The Chief Administrative Office (CAO) estimated that since Tuesday afternoon — when it first noted the spike in call volume — as many as 40,000 calls per hour have been routed through the House switchboard during business hours.
A spokesman for the CAO, which handles members’ technology needs, said that just as many callers were trying to reach lawmakers through the Capitol switchboard, but they have not been getting through.
The unusual call volume, which has pushed House phone lines to near-capacity levels, began Tuesday afternoon after Limbaugh made a plea on his website for fans to call lawmakers. He posted toll-free and local phone numbers for the Capitol operator, plus the message: “Call the Capitol Switchboard,” followed by “Code Red: Click Here for List of Targeted Congressmen.”
He also make his case to listeners on the air.
“I think it is pedal-to-the-metal time, and even if you have been e-mailing and faxing and calling, I think it's time to intensify it,” he said. “You call the local offices. You call the Washington office of these people, the Democrats and so forth … The Republicans can’t stop it. Not with votes. They don't have the votes to stop it, but you can.
“I normally don't do this, but time to throw down the gauntlet here and really ratchet it up, to go along with all the other pressure that is being brought to bear elsewhere throughout the rest of the media.”
The CAO said that while e-mail traffic to lawmaker offices remained at high levels, they are functioning normally and haven’t experienced any delays.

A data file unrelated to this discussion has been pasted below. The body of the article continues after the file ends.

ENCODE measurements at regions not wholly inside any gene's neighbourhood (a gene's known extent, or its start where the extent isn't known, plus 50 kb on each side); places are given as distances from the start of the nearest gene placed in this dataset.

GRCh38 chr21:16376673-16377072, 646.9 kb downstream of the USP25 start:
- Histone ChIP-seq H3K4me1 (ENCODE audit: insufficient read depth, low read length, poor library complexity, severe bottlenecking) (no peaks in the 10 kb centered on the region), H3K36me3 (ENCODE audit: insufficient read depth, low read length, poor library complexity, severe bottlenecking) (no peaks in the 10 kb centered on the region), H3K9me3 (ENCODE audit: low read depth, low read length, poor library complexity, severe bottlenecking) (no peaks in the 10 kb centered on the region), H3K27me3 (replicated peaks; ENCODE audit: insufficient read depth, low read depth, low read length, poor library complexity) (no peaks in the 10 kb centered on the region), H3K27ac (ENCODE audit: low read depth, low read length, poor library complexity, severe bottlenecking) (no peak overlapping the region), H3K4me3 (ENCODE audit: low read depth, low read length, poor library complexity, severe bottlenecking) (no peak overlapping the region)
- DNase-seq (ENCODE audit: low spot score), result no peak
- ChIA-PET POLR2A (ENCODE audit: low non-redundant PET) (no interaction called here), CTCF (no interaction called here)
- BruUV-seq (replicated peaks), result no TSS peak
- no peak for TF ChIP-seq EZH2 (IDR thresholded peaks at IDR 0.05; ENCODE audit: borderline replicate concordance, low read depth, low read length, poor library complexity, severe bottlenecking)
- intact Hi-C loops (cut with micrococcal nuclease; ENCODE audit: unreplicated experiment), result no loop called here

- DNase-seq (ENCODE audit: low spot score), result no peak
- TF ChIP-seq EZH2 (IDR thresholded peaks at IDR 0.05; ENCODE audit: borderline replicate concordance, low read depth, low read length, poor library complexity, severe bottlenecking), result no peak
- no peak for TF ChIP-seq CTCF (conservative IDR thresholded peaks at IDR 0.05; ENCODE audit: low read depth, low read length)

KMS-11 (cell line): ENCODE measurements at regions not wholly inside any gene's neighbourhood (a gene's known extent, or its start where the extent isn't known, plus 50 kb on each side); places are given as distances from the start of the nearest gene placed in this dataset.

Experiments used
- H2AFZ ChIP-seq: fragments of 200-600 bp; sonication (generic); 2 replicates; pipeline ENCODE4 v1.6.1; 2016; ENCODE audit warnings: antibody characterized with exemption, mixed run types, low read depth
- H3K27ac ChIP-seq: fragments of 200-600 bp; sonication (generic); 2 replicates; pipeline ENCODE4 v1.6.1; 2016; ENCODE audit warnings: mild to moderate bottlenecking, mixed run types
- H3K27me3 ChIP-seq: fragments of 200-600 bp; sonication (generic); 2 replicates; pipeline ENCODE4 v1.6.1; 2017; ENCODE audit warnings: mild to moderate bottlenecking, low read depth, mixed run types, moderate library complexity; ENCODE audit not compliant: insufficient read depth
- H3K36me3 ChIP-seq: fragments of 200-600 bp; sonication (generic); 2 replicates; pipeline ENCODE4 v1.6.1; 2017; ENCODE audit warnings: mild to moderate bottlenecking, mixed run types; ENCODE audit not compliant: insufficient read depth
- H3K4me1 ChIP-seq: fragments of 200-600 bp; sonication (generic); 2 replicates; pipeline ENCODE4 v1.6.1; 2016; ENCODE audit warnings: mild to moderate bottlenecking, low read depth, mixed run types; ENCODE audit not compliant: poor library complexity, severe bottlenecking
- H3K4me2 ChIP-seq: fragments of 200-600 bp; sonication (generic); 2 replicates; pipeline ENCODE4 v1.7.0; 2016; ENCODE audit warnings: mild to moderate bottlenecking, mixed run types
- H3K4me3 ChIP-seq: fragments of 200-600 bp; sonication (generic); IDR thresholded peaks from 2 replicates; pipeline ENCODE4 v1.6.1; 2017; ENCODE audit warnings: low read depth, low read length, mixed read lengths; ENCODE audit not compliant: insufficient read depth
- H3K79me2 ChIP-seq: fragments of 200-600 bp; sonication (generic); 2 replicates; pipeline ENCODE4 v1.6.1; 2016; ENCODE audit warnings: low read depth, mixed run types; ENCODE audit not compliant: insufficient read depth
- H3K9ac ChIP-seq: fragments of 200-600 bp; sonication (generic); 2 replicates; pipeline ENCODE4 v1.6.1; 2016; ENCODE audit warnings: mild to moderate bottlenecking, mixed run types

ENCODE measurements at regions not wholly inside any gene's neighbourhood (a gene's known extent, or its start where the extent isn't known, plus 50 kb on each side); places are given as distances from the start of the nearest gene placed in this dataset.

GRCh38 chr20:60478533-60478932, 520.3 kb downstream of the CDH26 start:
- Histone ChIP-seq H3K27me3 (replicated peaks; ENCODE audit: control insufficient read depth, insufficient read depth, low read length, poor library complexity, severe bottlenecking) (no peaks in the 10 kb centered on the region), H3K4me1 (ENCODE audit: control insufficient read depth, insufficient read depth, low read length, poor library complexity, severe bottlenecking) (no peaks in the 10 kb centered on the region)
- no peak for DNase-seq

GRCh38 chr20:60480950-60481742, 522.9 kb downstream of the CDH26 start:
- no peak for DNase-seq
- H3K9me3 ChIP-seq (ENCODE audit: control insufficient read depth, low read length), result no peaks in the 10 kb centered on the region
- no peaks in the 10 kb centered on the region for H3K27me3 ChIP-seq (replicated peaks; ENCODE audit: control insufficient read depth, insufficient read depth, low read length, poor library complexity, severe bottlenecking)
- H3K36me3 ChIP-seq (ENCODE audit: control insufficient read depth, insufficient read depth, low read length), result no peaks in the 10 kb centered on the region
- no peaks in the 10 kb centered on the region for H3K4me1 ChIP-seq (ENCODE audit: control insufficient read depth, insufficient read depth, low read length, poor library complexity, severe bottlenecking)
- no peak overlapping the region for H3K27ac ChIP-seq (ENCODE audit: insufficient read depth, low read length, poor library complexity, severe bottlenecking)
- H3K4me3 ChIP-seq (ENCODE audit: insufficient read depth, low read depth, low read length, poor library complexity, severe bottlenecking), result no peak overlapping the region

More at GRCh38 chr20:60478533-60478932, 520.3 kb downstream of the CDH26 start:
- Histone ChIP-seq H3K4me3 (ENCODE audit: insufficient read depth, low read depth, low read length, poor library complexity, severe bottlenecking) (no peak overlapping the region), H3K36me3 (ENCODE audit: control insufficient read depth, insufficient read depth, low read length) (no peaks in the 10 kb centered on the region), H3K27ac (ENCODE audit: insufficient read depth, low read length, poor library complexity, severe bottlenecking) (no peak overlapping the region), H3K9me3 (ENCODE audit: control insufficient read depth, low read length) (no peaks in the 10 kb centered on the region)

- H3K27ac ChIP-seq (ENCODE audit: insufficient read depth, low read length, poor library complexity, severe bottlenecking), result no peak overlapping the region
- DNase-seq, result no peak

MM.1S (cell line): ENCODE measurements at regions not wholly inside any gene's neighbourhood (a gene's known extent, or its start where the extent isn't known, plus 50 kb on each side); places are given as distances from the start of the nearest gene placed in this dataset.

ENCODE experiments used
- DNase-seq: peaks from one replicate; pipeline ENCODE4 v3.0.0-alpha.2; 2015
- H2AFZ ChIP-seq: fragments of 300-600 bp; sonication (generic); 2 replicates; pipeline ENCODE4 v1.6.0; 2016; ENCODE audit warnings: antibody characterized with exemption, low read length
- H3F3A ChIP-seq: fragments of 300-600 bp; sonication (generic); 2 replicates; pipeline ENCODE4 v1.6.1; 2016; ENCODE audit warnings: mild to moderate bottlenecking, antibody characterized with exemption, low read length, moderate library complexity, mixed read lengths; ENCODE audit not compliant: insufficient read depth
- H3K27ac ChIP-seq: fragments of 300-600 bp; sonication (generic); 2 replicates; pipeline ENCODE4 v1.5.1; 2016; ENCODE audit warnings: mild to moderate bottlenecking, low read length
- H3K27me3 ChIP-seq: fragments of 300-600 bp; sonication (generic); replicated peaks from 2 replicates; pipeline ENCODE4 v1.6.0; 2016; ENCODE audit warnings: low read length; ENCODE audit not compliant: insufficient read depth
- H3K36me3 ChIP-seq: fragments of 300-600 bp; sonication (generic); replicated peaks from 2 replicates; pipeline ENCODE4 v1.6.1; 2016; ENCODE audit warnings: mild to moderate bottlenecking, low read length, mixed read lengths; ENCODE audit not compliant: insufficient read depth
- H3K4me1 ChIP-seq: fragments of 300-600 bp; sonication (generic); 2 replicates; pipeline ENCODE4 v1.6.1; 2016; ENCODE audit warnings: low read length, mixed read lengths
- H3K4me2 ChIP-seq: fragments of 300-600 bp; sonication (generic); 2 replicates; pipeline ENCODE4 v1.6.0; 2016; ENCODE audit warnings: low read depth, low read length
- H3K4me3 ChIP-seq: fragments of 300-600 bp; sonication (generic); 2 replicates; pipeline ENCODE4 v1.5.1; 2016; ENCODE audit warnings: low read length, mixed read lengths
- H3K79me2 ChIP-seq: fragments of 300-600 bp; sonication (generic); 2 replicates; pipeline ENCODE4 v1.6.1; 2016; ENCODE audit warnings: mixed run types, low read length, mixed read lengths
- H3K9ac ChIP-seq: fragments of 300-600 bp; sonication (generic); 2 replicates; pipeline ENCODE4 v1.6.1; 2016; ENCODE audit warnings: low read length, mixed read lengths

The CAO said the surge in calls, which results in occasional busy signals for callers, is likely to persist throughout the week.
The House is preparing for a possible weekend vote on healthcare reform.
The CAO added there’s not much that can be done to alleviate the busy signals and advised callers to keep calling until they get through.
A similar deluge from voters came in 2008 when the House had to limit the number of e-mails being sent to lawmakers on the financial bailout bill in order to prevent House websites from crashing.
As a result, some got a “try back at a later time” response if they used the House website to e-mail their lawmakers about the bill that was defeated in the House.
And three years ago, then-CNN anchor Lou Dobbs and conservative talk radio hosts helped to defeat an immigration bill after they urged listeners to call Capitol operators.
The effort overloaded the switchboard, and senators ultimately voted against advancing the immigration measure despite strong bipartisan support and the backing of President George W. Bush.